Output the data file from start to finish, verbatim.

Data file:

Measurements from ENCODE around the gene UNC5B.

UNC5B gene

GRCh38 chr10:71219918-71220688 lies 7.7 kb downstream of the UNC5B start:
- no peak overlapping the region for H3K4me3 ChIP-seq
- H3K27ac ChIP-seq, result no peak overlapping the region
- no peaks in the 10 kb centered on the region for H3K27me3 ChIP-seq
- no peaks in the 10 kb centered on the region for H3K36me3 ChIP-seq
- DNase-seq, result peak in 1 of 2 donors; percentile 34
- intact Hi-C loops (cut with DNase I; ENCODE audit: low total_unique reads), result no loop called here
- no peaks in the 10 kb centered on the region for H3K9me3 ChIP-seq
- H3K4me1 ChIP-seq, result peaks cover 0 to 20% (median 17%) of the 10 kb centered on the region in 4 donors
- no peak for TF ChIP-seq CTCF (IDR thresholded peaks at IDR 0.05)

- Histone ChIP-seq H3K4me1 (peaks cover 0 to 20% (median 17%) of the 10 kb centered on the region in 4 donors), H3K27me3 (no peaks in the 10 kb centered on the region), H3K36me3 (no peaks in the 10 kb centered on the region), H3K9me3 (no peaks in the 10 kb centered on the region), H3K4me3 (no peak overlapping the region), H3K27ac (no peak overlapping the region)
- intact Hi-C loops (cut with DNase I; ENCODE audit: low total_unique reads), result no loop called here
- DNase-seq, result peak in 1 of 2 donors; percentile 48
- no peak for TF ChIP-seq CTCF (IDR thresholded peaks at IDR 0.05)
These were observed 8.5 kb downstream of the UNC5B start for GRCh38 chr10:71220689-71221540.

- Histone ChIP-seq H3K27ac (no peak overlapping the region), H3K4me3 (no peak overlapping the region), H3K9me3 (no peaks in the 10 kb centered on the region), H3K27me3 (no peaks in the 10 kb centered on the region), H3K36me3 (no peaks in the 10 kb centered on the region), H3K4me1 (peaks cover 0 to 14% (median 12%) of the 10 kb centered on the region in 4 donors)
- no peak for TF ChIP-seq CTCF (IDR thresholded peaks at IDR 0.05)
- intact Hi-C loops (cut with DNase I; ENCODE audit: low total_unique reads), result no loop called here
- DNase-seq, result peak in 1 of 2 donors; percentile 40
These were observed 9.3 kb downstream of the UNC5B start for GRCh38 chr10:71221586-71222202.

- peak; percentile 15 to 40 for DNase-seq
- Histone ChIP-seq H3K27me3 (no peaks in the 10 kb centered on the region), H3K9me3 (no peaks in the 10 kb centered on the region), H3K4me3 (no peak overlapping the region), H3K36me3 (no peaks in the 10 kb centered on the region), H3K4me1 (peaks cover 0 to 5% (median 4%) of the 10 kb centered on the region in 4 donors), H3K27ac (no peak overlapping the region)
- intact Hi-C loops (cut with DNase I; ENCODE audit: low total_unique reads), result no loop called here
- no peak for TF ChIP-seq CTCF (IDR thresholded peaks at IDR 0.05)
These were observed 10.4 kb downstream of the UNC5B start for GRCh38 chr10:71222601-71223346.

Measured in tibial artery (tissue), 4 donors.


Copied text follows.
Measurements from ENCODE around the gene UNC5B.

UNC5B gene

GRCh38 chr10:71219918-71220688 lies 7.7 kb downstream of the UNC5B start:
- no peak overlapping the region for H3K4me3 ChIP-seq
- H3K27ac ChIP-seq, result no peak overlapping the region
- no peaks in the 10 kb centered on the region for H3K27me3 ChIP-seq
- no peaks in the 10 kb centered on the region for H3K36me3 ChIP-seq
- DNase-seq, result peak in 1 of 2 donors; percentile 34
- intact Hi-C loops (cut with DNase I; ENCODE audit: low total_unique reads), result no loop called here
- no peaks in the 10 kb centered on the region for H3K9me3 ChIP-seq
- H3K4me1 ChIP-seq, result peaks cover 0 to 20% (median 17%) of the 10 kb centered on the region in 4 donors
- no peak for TF ChIP-seq CTCF (IDR thresholded peaks at IDR 0.05)

- Histone ChIP-seq H3K4me1 (peaks cover 0 to 20% (median 17%) of the 10 kb centered on the region in 4 donors), H3K27me3 (no peaks in the 10 kb centered on the region), H3K36me3 (no peaks in the 10 kb centered on the region), H3K9me3 (no peaks in the 10 kb centered on the region), H3K4me3 (no peak overlapping the region), H3K27ac (no peak overlapping the region)
- intact Hi-C loops (cut with DNase I; ENCODE audit: low total_unique reads), result no loop called here
- DNase-seq, result peak in 1 of 2 donors; percentile 48
- no peak for TF ChIP-seq CTCF (IDR thresholded peaks at IDR 0.05)
These were observed 8.5 kb downstream of the UNC5B start for GRCh38 chr10:71220689-71221540.

- Histone ChIP-seq H3K27ac (no peak overlapping the region), H3K4me3 (no peak overlapping the region), H3K9me3 (no peaks in the 10 kb centered on the region), H3K27me3 (no peaks in the 10 kb centered on the region), H3K36me3 (no peaks in the 10 kb centered on the region), H3K4me1 (peaks cover 0 to 14% (median 12%) of the 10 kb centered on the region in 4 donors)
- no peak for TF ChIP-seq CTCF (IDR thresholded peaks at IDR 0.05)
- intact Hi-C loops (cut with DNase I; ENCODE audit: low total_unique reads), result no loop called here
- DNase-seq, result peak in 1 of 2 donors; percentile 40
These were observed 9.3 kb downstream of the UNC5B start for GRCh38 chr10:71221586-71222202.

- peak; percentile 15 to 40 for DNase-seq
- Histone ChIP-seq H3K27me3 (no peaks in the 10 kb centered on the region), H3K9me3 (no peaks in the 10 kb centered on the region), H3K4me3 (no peak overlapping the region), H3K36me3 (no peaks in the 10 kb centered on the region), H3K4me1 (peaks cover 0 to 5% (median 4%) of the 10 kb centered on the region in 4 donors), H3K27ac (no peak overlapping the region)
- intact Hi-C loops (cut with DNase I; ENCODE audit: low total_unique reads), result no loop called here
- no peak for TF ChIP-seq CTCF (IDR thresholded peaks at IDR 0.05)
These were observed 10.4 kb downstream of the UNC5B start for GRCh38 chr10:71222601-71223346.

Measured in tibial artery (tissue), 4 donors.